While UK’s exit approaches and the confusion becomes more widespread, some artists have been exploring the impacts of the Brexit in our daily life and how the recent events have shaped their own journey.
More information and tickets: https://www.facebook.com/events/532865310458115/
Image: Screengrab from The Brexit Lexicon by Simon Roberts, 2018
‘Brexit will spell the end of British art as we know it. Discuss. – A Panel Discussion
According to the artist Bob and Roberta Smith leaving the EU will have a devastating impact on our artists, museums and galleries, with Brexit meaning the end of a period of British culture born out of the ashes of the Second World War that was open, intellectually curious and essentially generous. As the UK Government releases Technical Notices on a ‘No Deal Brexit’ and we approach the date of the People’s Vote March for the Future in Central London on 20 October, our panelists will explore the possible impact of Brexit on the cultural sector and ask how we should respond as artists and stakeholders working within the arts. The panel will also discuss the changing funding landscape and our shifting relationship with Europe.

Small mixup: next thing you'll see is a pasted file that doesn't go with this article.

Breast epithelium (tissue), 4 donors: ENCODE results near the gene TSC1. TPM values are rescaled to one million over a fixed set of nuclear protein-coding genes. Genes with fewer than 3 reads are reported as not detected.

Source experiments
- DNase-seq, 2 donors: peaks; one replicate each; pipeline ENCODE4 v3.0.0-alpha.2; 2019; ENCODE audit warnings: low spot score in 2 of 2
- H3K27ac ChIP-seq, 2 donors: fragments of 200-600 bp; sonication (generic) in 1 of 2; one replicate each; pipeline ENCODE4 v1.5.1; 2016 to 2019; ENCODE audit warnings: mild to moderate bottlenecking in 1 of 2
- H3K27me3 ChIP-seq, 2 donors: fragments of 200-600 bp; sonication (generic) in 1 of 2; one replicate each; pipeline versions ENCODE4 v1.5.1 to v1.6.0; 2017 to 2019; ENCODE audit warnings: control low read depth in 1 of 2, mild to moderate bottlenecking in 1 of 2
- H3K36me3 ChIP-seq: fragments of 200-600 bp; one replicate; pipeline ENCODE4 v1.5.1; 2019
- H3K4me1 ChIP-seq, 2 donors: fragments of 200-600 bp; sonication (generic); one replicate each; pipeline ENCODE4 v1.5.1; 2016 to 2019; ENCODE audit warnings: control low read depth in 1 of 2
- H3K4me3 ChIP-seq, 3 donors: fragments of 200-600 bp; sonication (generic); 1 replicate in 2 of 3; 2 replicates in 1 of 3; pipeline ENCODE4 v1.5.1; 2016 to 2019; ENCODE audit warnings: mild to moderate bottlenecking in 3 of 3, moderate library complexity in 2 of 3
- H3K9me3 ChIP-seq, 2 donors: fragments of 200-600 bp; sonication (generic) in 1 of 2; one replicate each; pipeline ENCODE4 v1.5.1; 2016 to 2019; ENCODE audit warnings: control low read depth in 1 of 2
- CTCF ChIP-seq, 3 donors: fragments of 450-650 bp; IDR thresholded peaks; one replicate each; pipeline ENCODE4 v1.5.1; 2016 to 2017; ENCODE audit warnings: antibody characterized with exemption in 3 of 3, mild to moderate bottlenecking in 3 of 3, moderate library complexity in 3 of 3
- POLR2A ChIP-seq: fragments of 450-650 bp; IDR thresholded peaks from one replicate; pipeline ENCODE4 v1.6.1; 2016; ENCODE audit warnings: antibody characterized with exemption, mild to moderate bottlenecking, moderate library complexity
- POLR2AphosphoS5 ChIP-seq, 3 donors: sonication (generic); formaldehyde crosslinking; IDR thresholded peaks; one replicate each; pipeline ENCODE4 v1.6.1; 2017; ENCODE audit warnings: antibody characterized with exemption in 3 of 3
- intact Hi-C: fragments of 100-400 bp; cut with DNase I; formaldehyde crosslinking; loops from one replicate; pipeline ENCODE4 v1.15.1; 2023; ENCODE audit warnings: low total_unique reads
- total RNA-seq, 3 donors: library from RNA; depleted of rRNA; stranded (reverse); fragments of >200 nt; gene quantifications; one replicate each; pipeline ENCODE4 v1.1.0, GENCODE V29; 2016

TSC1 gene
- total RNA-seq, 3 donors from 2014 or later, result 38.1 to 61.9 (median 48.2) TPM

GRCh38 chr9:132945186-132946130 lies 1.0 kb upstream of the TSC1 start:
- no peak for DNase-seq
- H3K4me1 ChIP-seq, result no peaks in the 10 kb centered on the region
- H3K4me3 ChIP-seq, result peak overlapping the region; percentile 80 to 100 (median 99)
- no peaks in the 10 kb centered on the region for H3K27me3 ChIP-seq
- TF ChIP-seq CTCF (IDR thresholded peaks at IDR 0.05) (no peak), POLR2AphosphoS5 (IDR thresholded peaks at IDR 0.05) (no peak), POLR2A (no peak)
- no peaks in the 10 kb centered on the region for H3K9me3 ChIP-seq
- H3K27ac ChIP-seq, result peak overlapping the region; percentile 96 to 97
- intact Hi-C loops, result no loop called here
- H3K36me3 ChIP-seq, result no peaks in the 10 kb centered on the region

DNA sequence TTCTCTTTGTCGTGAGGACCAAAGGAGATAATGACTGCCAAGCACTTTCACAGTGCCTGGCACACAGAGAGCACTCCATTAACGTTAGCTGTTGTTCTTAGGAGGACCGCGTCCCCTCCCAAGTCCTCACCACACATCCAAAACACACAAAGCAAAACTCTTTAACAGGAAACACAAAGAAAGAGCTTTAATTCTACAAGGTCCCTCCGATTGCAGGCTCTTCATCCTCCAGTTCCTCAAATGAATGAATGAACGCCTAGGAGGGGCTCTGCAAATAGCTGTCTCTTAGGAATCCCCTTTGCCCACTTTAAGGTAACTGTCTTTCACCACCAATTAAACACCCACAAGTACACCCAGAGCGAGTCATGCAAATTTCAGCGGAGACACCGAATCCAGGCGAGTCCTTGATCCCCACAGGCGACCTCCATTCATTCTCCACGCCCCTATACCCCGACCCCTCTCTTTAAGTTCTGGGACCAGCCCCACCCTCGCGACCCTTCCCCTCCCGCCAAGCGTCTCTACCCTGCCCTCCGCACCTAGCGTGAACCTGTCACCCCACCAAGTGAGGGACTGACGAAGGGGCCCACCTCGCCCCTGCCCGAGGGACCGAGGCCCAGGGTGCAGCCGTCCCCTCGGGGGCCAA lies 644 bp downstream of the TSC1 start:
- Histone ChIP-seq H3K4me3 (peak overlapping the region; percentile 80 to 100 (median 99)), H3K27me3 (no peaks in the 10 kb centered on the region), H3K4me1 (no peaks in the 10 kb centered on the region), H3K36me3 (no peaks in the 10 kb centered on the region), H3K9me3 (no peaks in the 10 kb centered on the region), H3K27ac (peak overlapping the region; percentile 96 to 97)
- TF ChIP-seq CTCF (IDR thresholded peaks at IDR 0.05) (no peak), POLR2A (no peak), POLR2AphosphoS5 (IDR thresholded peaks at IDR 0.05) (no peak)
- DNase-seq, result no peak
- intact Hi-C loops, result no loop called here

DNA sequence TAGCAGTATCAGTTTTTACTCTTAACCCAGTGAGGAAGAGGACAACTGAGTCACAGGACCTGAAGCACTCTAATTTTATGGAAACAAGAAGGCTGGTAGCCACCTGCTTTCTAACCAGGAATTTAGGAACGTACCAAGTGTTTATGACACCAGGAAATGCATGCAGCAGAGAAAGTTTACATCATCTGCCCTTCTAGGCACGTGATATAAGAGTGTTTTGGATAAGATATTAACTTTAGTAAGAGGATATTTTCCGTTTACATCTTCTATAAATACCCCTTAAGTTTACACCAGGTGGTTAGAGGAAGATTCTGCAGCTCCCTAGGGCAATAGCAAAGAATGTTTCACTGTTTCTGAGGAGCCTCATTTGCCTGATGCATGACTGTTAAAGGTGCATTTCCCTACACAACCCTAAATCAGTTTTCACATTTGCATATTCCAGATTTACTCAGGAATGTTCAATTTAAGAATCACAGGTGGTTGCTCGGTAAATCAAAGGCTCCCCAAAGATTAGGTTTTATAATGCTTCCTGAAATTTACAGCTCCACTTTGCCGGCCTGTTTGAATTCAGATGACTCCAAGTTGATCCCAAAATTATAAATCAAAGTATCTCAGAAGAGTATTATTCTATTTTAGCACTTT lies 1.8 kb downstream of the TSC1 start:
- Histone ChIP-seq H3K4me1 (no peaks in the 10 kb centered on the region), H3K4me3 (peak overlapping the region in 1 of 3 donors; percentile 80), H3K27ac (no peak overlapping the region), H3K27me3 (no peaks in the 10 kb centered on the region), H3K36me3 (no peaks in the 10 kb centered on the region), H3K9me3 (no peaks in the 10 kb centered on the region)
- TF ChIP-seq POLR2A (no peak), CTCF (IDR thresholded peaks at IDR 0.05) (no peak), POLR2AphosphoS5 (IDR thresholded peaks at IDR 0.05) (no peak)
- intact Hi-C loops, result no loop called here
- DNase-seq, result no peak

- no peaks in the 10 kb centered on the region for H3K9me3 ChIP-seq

Free but tickets must be booked here:
Panelists will include:
Shoair Mavlian, Director of Photoworks and former Assistant Curator at Tate Modern.
Mahtab Hussain, whose work explores the relationship between identity, heritage and displacement. Mahtab was recently featured on the BBC 4 documentary ‘What Do Artists Do All Day?’.
Natasha Caruana, artist and Senior Lecturer of Photography at the University for the Creative Arts, Farnham, UK
and Uta Kogelsberger, a London based artist working with photography, video installation and sound. Uta’s new work ‘Uncertain Subjects: Part II’ being shown as part of the 2018 Brighton Photo Biennial gives a voice to those who feel they are not being heard in the current Brexit negotiations.
It has been convened by Brighton-based artist Simon Roberts, who is showing work during the festival exploring Brexit.
Image: Extract from ‘The Thames Wunderkammer: Tales from Victoria Embankment in Two Parts’ An artwork commissioned by Tideway, 2017
Wednesday 5 September, 7pm (doors open 6.30pm)
Tideway Cottons Centre, SE1
Free but booking required (please see below)
An ‘in-conversation’ between Simon Roberts and David Prior, Head of Public Services and Outreach at the Parliamentary Archives, chaired by curator, Rachel Fleming-Mulford.